59 was this year’s number - slightly above my average of a book a week.
Poetry was a theme. It was probably that kind of a year, where you needed the consolations of verse
to deal with the world. And I actually bought physical books of poetry this year, having decided poems
need the tactility of paper and pen. Mary Oliver was, of course, high up there, as a means of dealing with
the world - American Pastoral, her Pulitzer winner, and her New and Selected Poems, Vol 1,
the best kind of self-help book there is. There was also AK Ramanujan’s classic translations of ancient
Sangam poetry The Interior Landscape - gorgeous, lush love poems; and his translation of medieval
Kannada Bhakti poetry, Speaking of Siva - mystical, obscure sometimes, beautiful always.
Some of my favourite reads this year were non-fiction. Ta-Nehisi Coates’ Between the World and Me
was powerful beyond measure. Svetlana Alexievich’s Second-Hand Time was a very long read; but
it was a heart-breaking one about the collapse of the Soviet Union and its impact on the soul of its
people. Krakauer’s Into Thin Air combined adventure and tragedy into an engrossing tale.
Harari’s Sapiens challenged some fundamental concepts we take for granted, as it took us through
70,000 years of human history. Olivia Laing’s The Trip to Echo Spring explored the intimate connection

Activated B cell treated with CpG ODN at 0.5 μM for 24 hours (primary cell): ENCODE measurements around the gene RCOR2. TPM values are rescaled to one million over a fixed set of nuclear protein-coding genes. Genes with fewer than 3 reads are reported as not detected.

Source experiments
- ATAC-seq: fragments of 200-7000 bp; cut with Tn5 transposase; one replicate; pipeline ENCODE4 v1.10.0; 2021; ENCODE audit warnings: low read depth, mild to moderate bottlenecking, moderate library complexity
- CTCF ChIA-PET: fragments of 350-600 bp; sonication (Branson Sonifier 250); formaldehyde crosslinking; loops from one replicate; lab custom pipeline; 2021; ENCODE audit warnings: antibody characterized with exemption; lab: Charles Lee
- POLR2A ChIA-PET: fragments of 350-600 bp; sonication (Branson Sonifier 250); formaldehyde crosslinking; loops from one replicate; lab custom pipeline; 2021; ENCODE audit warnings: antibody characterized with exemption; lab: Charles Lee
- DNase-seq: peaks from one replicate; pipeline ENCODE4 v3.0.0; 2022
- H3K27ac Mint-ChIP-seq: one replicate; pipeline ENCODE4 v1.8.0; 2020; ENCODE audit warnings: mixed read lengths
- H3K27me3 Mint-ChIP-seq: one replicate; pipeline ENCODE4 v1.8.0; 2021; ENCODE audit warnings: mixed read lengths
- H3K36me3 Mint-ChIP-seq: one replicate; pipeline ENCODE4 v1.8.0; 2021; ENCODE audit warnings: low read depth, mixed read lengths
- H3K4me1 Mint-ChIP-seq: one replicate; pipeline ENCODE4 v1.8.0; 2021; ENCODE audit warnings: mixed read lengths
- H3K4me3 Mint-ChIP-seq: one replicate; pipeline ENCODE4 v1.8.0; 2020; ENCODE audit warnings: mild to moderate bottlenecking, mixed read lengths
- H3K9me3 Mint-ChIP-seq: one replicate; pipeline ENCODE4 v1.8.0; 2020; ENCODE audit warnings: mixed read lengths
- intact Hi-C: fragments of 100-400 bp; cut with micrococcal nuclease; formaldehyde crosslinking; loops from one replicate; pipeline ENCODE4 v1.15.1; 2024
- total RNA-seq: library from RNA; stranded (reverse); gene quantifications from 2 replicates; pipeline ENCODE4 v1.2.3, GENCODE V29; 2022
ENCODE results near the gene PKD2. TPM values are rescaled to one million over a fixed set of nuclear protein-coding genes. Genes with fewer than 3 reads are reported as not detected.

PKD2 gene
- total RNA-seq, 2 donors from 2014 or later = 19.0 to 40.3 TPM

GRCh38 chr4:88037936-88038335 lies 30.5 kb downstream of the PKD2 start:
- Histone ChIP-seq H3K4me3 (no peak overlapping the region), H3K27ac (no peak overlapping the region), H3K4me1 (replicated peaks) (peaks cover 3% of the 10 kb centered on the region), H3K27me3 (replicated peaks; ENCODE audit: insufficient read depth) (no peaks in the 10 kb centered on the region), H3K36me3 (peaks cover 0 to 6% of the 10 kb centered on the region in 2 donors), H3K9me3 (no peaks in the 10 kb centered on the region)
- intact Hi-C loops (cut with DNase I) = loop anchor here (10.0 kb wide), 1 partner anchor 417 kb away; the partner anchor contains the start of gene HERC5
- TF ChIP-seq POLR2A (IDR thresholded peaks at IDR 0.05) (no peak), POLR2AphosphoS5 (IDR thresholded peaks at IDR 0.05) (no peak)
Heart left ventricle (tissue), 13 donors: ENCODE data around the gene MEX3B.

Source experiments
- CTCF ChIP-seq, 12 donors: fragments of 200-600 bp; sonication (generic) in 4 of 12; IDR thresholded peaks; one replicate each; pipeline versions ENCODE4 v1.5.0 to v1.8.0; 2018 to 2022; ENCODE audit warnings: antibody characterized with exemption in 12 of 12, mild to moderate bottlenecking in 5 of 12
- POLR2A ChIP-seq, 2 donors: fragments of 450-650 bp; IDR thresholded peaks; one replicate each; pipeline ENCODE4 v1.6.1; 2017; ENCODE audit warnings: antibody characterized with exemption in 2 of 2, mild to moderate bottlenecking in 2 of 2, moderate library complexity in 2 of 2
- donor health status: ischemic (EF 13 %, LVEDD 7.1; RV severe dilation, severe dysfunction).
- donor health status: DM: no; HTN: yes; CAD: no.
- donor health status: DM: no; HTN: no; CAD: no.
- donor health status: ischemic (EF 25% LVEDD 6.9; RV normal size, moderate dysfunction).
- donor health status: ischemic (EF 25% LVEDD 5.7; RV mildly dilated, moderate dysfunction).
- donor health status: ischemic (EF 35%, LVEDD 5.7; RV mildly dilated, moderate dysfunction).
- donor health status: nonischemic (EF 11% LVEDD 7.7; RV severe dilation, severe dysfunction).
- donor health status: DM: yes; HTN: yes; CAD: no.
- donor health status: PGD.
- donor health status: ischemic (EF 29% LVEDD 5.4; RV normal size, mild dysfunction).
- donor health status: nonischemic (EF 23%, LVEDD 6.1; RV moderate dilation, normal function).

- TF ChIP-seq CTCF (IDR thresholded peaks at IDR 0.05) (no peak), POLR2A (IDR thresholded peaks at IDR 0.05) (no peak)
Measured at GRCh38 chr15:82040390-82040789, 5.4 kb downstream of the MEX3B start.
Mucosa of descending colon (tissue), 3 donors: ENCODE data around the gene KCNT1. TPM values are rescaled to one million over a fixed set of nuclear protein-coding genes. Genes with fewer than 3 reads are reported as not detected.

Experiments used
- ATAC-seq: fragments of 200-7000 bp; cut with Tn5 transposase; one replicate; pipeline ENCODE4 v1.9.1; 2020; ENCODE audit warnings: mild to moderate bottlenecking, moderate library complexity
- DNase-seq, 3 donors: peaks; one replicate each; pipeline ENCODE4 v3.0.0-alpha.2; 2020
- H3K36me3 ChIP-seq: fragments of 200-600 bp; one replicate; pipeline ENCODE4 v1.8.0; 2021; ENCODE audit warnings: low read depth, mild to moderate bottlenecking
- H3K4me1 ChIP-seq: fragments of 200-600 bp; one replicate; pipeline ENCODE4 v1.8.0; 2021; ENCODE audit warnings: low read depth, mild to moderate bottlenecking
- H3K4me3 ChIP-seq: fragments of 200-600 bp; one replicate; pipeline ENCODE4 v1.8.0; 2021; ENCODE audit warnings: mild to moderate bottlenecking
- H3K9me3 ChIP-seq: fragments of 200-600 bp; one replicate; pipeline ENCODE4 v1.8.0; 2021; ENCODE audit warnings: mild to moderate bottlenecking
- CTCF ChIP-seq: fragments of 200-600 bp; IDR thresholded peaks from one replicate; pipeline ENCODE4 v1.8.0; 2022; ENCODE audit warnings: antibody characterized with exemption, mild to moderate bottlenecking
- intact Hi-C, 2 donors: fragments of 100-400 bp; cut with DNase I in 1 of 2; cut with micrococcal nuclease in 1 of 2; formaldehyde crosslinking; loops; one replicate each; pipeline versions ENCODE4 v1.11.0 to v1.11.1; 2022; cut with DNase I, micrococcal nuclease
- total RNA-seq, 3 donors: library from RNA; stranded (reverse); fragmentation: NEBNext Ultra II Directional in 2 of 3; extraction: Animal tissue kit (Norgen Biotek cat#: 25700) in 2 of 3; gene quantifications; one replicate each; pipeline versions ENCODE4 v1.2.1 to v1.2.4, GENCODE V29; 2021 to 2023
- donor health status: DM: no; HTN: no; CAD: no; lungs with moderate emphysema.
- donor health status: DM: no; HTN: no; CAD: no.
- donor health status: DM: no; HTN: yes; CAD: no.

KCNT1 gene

between alcoholism and literature, through the lives of Hemnigway, Scott Fitzgerald, Cheever, Carver
and Tennessee Williams. And this year, I finally got to Thoreau’s Walden (long-winded and boring
in parts) and Woolf’s A Room of One’s Own (greatly inspirational).
After all that glorious non-fiction, the fiction was a bit of a let down, really. There were the regulars -
Rushdie and Murakami, Le Carre and Strout., Mahfouz and Patchett. - all of whom were wonderful.
But if I had to pick a few that I thoroughly enjoyed, I would start with the long awaited The Ministry of
Utmost Happiness - as dizzyingly dazzling as only Arundhati Roy can make it. Lucia Berlin’s short
stories were a revelation. She writes uncompromisingly about life in the margins, a kind of rawness
that is quite unforgettable. And Tana French was such a discovery - her Dublin Murder Squad mysteries
are marvelous. And to think I have only read three of them and there are so many more out there!
So that, folks, was my 2017 in books. And it’s such a comfort to know that whatever 2018 may throw
at us, there will always be a little corner where we can retreat into, where we can sit engrossed in
some story that some writer is telling us. That magic is never going to go away. Isn’t that something
to be grateful for?